Jesus these New Amsterdam people are the END. The living end. First I hear Corey Dargel's NewAm debut is going to be out at the end of this month (more on this soon), then I hear they've signed composer/bandleader/blogger extraordinaire Darcy James Argue's Secret Society, and then, I hope you all caught this Times article on the scintillating composer/performer/doctor/lawyer/Indian chief Caleb Burhans, whose itsnotyouitsme project is also down with the NewAm fam. The best part of the profile:
Mr. Burhans took a job as a substitute in the Rochester Philharmonic, which was sometimes rocky. Once, when Mr. Burhans turned up at a rehearsal with his hair dyed purple, the orchestra’s managing director asked him to do something about it before the concert. Mr. Burhans turned up in a witch’s wig, cut short. The next week he tried to dye his hair a conventional red, but because of the purple die, it came out crimson, so he shaved his head. “I found out that one of the trumpet players was going around saying that I was making a mockery of classical music because my hair was purple,” Mr. Burhans said. “And I had a really intense conversation with the managing director, where I said: ‘You know, I’m just trying to help classical music, because if we don’t get more people like me coming to these concerts, this orchestra is going to die. The only people who are coming are old people, and you’re shooting yourself in the foot.’ And he said: ‘Yeah, you’re right. Sorry.’ “But I made a sign that said, ‘I Make a Mockery of Classical Music’ and started wearing it around.”
I loved this quote because, among other reasons, the visual self-presentation of classical music is such a peculiar one. Lately people are rethinking this notion that a classical ensemble has to be a mob of old folks in black tie, for better and for worse. It makes sense, to a certain extent, that you want your orchestra to be wearing a uniform. After all, the goal of a classical ensemble is uniformity of sound, that no individual obtrudes from the texture. There's also the notion that, just as the players onstage are supposed to disappear into the ensemble, the ensemble should diappear into the sound of the ensemble, that you should forget about the people you see in front of you, and think only about what's going in your ears. The ideal of most classical performance is to communicate the composer's ideas; the performer is not a creator, but an interpreter.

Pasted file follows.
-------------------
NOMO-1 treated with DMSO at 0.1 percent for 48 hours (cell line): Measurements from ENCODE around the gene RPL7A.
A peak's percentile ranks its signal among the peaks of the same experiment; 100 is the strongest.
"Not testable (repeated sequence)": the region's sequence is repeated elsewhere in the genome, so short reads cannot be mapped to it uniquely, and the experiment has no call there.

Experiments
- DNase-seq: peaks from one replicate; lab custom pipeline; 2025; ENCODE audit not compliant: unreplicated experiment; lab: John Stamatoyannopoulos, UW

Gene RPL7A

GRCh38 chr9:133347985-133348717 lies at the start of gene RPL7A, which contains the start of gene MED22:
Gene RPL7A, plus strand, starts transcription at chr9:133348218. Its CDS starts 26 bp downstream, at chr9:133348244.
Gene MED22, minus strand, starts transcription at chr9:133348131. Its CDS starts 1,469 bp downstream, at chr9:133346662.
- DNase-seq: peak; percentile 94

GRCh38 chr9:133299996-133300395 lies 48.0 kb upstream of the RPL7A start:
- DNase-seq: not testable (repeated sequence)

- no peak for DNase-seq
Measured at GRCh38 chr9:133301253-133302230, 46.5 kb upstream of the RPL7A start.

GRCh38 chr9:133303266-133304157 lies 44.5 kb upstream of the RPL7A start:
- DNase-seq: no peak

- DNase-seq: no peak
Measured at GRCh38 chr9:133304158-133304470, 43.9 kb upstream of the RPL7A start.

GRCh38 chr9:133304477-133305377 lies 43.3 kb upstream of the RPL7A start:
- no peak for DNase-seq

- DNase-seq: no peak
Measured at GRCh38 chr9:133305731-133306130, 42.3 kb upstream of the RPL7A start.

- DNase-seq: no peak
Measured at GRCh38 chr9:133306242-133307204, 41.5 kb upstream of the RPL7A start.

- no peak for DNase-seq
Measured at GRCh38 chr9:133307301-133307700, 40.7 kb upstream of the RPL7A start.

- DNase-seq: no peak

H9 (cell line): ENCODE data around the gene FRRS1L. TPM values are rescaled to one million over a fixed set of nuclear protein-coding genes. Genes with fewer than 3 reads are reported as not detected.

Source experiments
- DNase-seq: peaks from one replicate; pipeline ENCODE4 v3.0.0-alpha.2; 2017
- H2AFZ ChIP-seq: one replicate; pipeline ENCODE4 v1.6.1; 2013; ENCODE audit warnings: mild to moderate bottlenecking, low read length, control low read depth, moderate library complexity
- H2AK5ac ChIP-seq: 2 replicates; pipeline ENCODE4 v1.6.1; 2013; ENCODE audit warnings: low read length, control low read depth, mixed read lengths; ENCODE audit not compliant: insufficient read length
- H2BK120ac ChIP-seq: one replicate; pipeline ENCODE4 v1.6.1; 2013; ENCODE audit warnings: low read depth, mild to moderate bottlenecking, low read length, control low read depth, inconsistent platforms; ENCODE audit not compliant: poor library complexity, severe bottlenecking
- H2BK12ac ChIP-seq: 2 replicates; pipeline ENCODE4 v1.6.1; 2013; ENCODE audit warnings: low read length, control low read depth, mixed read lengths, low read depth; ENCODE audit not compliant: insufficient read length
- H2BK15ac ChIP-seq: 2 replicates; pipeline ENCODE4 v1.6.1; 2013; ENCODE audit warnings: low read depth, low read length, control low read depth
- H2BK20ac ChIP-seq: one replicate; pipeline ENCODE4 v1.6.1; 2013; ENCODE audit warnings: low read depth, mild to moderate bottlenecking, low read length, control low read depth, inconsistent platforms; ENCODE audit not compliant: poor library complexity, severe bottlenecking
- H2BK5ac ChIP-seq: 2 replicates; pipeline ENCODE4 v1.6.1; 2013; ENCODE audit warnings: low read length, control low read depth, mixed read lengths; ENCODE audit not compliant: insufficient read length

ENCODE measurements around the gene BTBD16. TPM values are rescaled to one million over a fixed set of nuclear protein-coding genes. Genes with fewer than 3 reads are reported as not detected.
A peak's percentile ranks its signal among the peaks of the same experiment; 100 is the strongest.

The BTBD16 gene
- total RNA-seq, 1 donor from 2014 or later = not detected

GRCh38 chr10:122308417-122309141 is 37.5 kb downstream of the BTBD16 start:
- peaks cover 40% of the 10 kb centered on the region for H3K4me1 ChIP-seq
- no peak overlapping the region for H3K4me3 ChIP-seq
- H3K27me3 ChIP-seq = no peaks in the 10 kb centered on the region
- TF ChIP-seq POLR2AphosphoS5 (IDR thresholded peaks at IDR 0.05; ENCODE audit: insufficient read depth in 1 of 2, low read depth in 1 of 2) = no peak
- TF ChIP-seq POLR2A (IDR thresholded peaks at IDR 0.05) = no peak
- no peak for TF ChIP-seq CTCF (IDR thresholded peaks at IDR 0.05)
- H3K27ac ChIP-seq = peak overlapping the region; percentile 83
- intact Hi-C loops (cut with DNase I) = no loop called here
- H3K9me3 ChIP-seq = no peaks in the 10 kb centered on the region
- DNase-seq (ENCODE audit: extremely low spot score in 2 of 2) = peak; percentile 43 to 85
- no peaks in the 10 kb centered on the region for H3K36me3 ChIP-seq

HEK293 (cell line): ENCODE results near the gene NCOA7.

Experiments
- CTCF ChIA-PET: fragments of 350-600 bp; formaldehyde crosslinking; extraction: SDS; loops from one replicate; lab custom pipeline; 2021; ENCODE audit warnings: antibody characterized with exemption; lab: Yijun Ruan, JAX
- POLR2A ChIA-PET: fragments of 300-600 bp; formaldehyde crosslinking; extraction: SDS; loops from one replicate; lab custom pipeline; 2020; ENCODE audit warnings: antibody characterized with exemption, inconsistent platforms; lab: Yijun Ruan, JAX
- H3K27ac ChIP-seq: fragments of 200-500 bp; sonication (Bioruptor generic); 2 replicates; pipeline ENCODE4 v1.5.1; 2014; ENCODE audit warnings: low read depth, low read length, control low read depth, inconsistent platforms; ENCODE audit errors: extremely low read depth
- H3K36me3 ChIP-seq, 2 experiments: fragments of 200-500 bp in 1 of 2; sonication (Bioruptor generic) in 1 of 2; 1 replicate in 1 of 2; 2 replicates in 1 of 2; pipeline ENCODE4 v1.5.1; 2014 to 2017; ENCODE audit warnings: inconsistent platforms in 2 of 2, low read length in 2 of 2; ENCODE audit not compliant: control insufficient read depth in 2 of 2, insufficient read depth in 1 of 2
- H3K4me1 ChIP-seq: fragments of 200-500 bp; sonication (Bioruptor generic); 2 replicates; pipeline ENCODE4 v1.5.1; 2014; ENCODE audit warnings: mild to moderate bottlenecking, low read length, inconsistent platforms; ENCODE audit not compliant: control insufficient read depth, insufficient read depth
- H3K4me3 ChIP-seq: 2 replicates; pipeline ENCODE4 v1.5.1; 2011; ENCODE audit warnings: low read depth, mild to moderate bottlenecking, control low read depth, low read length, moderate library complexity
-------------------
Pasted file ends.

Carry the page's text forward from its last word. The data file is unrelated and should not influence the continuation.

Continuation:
But there are problems with all of these assumptions. Every act of interpretation is also an act of self-expression, though this may be more obvious in some contexts than in others—if you stand under a girl's window with a guitar and sing "And I Love Her," your hope is not that she will run off and marry Sir Paul McCartney. (That would end badly for all involved.) And classical music's attempts at a null visual component have themselves become strong visual signifiers, the black tie and tails increasingly out of place in concerts for jean-and-t-shirt audiences.
So while I'm tempted to say, oh, come on, don't be in an orchestra with purple hair (wasn't that an episode of Daria or something), it's about twenty times as silly to pretend that the audience is going to somehow enjoy the concert less because of one purple head in the band. Let's loosen up a little.
I'm just going to warn the classical music kids—who, and I am including myself in this, do not tend to have the greatest fashion sense in the world—that there are also style choices that are worse than the no-style-choice of classical convention. I think I saw one of these sweaters onstage at a new music concert once, and the huxtability of the performer seriously distracted from the music he was playing.
But the real reason I like this quote is, hello, T-SHIRT IDEA!!! From now on the Daniel Stephen Johnson CafePress store is going to be selling these puppies in a variety of styles and colors. Or better yet, one of these! This is the front and this is the back. All items are modestly priced, unless you are Caleb Burhans in which case they are free if you ask politely, and all proceeds go to support my CD buying habit. Thank you that is all.